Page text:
(Herbert Sauper, Austria/Belgium/France/Canada, 2004) 107 minutes


Director: Hubert Sauper
Producers: Edouard Mauriat, Antonin Svoboda, Martin Gschlacht,
  Barbara Albert, Hubert Toint, Hubert Sauper
Screenplay: Hubert Sauper
Cinematography: Hubert Sauper
Editor: Denise Vindevogel
Music: David Carbonara

Reviews and notes

2004 Venice, Toronto, London
2005 New Directors/New Films

The West's plundering of the natural resources of Third World countries may not be a new story, but Austrian director Hubert Sauper's compelling documentary succeeds in revealing the subject in a memorable new light. Focussing on the fishing community of Mwanza on the shore of Lake Victoria in Tanzania, Darwin's Nightmare follows its impoverished inhabitants who export their catches to Europe and Japan in return for Russian cargo planes full of arms and ammunition destined for civil wars in neighbouring countries.
- Tom Dawson, BBC, 29 April 2005

Austrian documaker Hubert Sauper focuses on the ripple effect of a globalized economy in a specific microcosm to weigh the casualties of the New World Order in Darwin's Nightmare. Somewhat haphazardly organized yet fascinatingly detailed and enriched by the candor and dignity of its shockingly deprived interview subjects, this sobering story of life in a fishing community on the shores of Lake Victoria in Tanzania should springboard from festival slots into cultural film forums and public broadcasters' schedules worldwide.

Hatched out of Sauper's research for Kisangani Diary, his 1997 docu about refugees from Rwanda caught in the Congolese rebellion, the new film identifies the catalyst for chaos as an eco-upset of the 1960s that's still reverberating today.

As a minor scientific experiment, a bucketful of Nile perch were introduced into Lake Victoria, birthplace of the Nile and the largest tropical lake on Earth. A voracious predator, the fish wiped out almost every local species in the lake, multiplying fast enough to produce massive stocks of white fillets that were exported all over the world.

In Sauper's sprawling collage, the fish story serves as a foundation and biting allegory for a larger study of greed, opportunism and First World indifference toward the Third World. From the Russian cargo planes flying out loaded with fish but flying in with weapons to fuel the African conflicts claiming thousands of lives per day, to the African ministers and European Union officials turning a blind eye to the starving locals, who are forced to subside on rotting perch carcasses, Sauper assembles a lucid picture of the ugly realities of the economic food chain. "Survival of the fittest" here takes on a new, uneasy meaning.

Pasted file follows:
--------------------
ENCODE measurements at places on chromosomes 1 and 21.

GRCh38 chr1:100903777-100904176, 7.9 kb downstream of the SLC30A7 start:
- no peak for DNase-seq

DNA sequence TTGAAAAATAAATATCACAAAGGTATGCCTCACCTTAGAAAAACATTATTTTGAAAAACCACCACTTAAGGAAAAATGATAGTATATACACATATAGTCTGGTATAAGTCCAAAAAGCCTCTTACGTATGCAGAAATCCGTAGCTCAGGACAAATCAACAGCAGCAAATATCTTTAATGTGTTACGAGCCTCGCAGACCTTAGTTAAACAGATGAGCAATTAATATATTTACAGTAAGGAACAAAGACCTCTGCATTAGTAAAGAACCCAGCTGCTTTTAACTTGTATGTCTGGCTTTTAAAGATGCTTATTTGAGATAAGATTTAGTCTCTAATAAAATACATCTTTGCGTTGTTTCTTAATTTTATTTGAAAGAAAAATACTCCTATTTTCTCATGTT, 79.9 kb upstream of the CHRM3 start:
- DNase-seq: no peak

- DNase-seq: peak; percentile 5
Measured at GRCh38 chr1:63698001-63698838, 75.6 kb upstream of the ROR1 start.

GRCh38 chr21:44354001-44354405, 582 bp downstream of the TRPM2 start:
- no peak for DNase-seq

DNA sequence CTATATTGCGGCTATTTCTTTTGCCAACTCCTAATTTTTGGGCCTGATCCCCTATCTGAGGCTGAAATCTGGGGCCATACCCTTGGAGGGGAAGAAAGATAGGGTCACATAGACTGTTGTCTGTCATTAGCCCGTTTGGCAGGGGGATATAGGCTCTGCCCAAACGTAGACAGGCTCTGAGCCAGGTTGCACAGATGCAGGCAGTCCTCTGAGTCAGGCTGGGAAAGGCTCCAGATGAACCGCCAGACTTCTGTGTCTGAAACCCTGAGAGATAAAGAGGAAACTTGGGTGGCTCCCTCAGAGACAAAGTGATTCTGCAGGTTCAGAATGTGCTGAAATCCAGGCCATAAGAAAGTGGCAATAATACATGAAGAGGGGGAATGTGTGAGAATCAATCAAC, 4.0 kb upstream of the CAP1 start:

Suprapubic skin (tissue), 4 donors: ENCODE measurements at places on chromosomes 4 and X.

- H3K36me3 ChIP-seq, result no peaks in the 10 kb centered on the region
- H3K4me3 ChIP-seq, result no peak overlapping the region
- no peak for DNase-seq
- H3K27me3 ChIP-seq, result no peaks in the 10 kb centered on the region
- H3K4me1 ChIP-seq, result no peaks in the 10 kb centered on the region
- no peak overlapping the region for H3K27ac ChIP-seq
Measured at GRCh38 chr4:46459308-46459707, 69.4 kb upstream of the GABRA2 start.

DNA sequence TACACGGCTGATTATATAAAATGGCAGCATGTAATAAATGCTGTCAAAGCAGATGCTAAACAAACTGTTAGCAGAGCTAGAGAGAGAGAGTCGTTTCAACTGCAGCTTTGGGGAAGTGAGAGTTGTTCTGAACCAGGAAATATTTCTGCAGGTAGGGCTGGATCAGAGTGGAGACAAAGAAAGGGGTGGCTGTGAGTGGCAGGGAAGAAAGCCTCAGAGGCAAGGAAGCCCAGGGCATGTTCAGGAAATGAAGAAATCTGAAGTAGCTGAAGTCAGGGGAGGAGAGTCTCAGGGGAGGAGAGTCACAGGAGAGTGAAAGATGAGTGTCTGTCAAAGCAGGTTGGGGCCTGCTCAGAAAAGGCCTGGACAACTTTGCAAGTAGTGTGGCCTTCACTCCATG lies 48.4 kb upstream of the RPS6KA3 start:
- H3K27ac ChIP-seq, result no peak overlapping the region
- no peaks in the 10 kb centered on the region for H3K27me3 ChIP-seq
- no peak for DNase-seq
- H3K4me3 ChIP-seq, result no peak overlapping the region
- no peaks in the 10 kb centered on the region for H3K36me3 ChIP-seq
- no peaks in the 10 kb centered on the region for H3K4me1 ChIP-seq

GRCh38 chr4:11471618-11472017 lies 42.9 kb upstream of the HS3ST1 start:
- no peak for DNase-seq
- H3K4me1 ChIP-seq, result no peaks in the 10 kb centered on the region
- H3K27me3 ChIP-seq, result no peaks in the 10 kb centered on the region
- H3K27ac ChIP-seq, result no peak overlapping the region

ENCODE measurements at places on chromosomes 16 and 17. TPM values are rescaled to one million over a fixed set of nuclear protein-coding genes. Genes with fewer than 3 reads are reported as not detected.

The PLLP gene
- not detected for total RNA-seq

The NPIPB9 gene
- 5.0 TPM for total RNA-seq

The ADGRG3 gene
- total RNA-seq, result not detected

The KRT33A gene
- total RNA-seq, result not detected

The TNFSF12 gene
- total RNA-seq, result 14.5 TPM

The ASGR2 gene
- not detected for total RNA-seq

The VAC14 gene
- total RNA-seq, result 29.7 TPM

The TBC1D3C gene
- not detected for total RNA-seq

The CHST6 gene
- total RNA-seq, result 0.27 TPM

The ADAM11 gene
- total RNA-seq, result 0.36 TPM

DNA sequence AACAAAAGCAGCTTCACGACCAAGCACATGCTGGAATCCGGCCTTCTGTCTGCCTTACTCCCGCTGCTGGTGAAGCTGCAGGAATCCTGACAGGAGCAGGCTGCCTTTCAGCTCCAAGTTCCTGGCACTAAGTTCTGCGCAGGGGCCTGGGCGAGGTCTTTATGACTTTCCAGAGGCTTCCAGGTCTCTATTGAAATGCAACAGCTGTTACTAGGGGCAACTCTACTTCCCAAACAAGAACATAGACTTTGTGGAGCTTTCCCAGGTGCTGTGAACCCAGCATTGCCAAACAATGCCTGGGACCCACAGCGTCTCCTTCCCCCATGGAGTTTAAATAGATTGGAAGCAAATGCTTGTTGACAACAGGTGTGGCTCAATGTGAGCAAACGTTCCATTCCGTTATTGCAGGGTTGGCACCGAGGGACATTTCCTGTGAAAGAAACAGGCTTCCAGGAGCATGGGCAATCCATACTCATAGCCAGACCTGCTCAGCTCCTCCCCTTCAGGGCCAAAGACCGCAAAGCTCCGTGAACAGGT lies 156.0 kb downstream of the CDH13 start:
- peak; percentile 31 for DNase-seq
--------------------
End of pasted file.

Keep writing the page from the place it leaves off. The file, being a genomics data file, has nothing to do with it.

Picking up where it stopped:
The local government downplays the havoc wreaked on the ecosystem of a lake at risk of being turned into a barren sinkhole, while at the same time talking up the benefits to the national economy of the fishing trade. Prostitution, HIV infection and alcoholism are rampant in the fishing community of Mwanza, as are violent crime and drug use, notably by local homeless kids melting down the plastic packaging used by the fisheries for an often lethal toxin-sniffing high.

The fisheries also have taken farmers away from their work, leading to shortages of rice and other food staples.

Shot in an immediate, no-frills style by a two-person crew, the film is unhurried and seemingly unstructured. Sauper adheres to the approach of many Euro documentaries that tend to lay out an arbitrary wealth of information, leaving the audience to draw its own conclusions with ostensibly minimal guidance. This fits with the sense that the director - rather than having a carefully mapped-out path - is tirelessly scratching the surface for new information and being led on tangents, subtly uncovering the bitter ironies of the situation along the way.

Sauper also has an admirable facility for getting close enough to his remarkably unguarded subjects - the pilots, politicians, factory owners, etc. - to show them not as villains, but as people whose worst crime may be their selective intake of information about the ramifications of their work.

The real heart of the film, however, is the Tanzanians - from fishermen and prostitutes to an uneducated night watchman working a high-risk job for $1 a day - most of whom are interviewed in rudimentary English. These locals' pragmatic acceptance of their harsh reality is both illuminating and saddening.
- David Rooney, Variety, 4 October 2004

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